RA: I covered Iraq for a number of years for TIME Magazine. It remains a story that is very close to my heart. I covered the revolutions in Tunisia and Egypt, and in early February of 2011, when events in Libya were kicking off and eastern parts of the country had fallen, I remember thinking that I wanted to see what was happening in Damascus. Damascus was a capital I knew well. I live in Beirut, Lebanon, and it was just an hour-and-a-half drive away. It’s one of the most spectacular cities in the world. I started reporting on what was happening back in February 2011 and I knew what was happening in Syria would not stay in Syria. And given the fact that Syria is such a pivotal state in the Middle East, whatever happened here, whatever side prevailed, would change things beyond its borders. So that’s why I focused on Syria.
WPJ: You talk about how growing up, you would frequently travel back to Beirut to visit family, even during the civil war. Your takeaway was that in war, there was life in Beirut. Is that a message that you see also applying to Syria? And how does a journalist cover daily life amid so much tragedy and violence?
RA: I do think that; I’m always looking for life in the destruction. Life continues and is often more vibrant and more energetic, simply because the cheapness of death increases the value of life in some way. You feel it more. It’s more intense. Like I said, this is a lesson I learned in childhood, and it is one that permeates all of my work, as does the fact that I like to focus on real people. Because I think that when you do that, it doesn’t matter how complicated a story is. If you bring it down to the level of a person—that this happened to somebody, or somebody did this, that somebody saw this, or somebody is affected by this in x way—then it becomes easier to understand. That’s my approach to journalism. It’s a privilege and an honor to be entrusted with people’s stories and I never for a minute forget that. You have to imagine yourself being the person on the other end of that notepad and pen, being asked the questions. Sometimes, I’ve talked to people in the worst circumstances, having the worst day of their lives. You know you always have to be cognizant of the fact that you’re talking to a real person, not just a contact, not just a source, not just somebody you can quote for five minutes and walk away from. This is a real person, with real needs and real emotions. You have to treat them as such while never dropping your skepticism, no matter how emotional the story. Then, you can hopefully contribute something to the bigger picture, which is how I view my role. I’m just another journalist contributing a piece of the jigsaw and together, collectively, we all help unravel complex conflicts or issues.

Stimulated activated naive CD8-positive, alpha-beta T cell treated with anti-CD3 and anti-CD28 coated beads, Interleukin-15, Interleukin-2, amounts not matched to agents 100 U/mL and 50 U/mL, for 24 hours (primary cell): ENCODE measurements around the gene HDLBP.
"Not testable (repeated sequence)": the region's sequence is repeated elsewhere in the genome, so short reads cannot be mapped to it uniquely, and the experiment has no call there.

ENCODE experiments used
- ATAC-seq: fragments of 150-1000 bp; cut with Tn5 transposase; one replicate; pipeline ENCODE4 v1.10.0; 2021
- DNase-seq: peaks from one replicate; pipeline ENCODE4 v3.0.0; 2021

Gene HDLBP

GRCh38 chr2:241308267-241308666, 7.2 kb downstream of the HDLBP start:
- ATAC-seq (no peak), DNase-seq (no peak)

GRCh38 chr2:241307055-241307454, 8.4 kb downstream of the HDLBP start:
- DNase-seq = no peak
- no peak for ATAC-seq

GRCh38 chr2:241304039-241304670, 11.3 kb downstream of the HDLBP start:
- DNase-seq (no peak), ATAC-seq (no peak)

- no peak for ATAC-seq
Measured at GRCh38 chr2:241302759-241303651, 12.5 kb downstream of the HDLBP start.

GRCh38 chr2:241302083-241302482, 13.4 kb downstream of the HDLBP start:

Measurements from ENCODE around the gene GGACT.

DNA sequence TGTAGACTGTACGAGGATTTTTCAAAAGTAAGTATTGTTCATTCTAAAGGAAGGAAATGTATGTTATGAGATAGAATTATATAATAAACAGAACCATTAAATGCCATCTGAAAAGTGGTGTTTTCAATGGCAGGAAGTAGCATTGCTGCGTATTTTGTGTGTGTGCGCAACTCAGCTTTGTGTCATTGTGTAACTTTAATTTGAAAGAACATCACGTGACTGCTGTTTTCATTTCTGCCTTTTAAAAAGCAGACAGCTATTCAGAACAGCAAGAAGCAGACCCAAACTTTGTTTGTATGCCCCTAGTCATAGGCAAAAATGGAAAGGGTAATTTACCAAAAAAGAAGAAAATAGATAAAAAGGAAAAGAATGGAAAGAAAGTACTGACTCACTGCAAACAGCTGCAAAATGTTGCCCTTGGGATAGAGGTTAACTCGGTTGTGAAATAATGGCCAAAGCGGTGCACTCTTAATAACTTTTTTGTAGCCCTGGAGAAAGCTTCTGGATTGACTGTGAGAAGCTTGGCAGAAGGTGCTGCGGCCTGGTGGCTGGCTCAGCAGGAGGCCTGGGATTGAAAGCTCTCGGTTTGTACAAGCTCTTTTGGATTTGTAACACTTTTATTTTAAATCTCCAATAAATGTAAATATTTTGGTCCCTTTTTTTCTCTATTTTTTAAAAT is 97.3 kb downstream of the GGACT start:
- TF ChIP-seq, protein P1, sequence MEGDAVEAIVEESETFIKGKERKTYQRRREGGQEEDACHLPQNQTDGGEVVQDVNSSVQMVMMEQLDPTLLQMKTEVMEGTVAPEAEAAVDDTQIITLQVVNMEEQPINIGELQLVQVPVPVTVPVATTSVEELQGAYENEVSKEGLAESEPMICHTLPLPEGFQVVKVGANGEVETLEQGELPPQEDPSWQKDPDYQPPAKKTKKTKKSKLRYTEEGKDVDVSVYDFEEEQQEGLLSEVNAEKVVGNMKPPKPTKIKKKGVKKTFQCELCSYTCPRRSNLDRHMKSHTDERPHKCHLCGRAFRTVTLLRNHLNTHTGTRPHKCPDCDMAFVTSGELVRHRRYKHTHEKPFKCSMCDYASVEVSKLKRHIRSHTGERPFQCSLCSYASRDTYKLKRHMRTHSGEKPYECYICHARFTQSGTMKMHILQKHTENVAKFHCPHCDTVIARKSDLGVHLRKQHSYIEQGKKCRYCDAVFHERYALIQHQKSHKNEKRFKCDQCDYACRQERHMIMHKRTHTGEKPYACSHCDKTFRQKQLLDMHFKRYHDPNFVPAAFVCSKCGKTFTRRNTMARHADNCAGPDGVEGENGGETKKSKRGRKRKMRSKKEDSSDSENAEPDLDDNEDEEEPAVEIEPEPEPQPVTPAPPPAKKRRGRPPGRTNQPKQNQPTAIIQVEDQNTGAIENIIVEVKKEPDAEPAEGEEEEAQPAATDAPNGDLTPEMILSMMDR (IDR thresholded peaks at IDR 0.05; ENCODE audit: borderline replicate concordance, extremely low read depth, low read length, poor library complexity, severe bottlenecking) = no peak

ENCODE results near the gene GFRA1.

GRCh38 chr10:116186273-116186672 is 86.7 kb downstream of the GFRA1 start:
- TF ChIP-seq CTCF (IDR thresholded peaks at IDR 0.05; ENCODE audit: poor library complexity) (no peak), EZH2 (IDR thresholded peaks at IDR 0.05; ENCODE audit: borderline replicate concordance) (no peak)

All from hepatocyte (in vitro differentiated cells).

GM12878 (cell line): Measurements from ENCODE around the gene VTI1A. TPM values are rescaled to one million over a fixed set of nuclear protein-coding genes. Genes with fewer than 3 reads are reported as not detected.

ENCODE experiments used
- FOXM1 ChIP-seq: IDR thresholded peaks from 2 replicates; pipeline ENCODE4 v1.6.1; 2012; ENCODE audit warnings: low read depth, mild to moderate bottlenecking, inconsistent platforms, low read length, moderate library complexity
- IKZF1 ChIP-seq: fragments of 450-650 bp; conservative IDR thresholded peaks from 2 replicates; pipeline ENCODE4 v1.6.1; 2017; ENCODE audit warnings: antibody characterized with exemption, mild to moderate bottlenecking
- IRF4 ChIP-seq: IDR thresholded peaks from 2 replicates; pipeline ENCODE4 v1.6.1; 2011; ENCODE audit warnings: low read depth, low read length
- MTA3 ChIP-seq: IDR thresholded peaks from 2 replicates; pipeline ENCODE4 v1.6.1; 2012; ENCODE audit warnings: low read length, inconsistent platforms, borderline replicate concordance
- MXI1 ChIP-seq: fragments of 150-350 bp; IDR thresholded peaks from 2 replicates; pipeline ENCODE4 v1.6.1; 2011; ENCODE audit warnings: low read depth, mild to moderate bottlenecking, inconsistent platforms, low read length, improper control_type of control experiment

WPJ: What do you see as the most likely possible outcomes in Syria?
RA: There are many levels. The first and biggest is obviously the geostrategic level. The direct Russian intervention in the war in late 2015 changed the course in favor of [President Bashar] Assad and his army. The various rebel forces have engaged in destructive infighting from the get-go. For all intents and purposes, militarily Assad has won. There remain pockets that are outside his control, including big pockets like the east of the country, which is dominated by the Islamic State, though it is rapidly losing territory. And the province of Idlib is the main rebel-held tract of real estate at the moment.
That’s the political level. What’s more interesting to me is coming down to the community level. How do neighbors who turned against each other suddenly become neighbors again? How do people who were displaced from home return? Do they return? Or is this a permanent schism in the Syrian psyche? In a region like ours, where you come from is not merely an address; it is so much a part of your identity. In Arabic, we say, what is your origin, meaning, where are you from? And that is an indicator of who you are. Half of Syria’s population of 23 million now has been displaced, either internally or externally. How do you put a country like that back together again, if at all? These are the questions I hope to continue to explore as I follow the Syrian crisis and the broader Middle East. That’s what interests me, and I’m also from the region. I’m not just covering a story and moving on—not that there’s anything wrong with that. But I am personally interested in this, not just professionally.
This interview has been edited and condensed for clarity.
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[Interview conducted by Anusha Prasad]
[Photo courtesy of New America]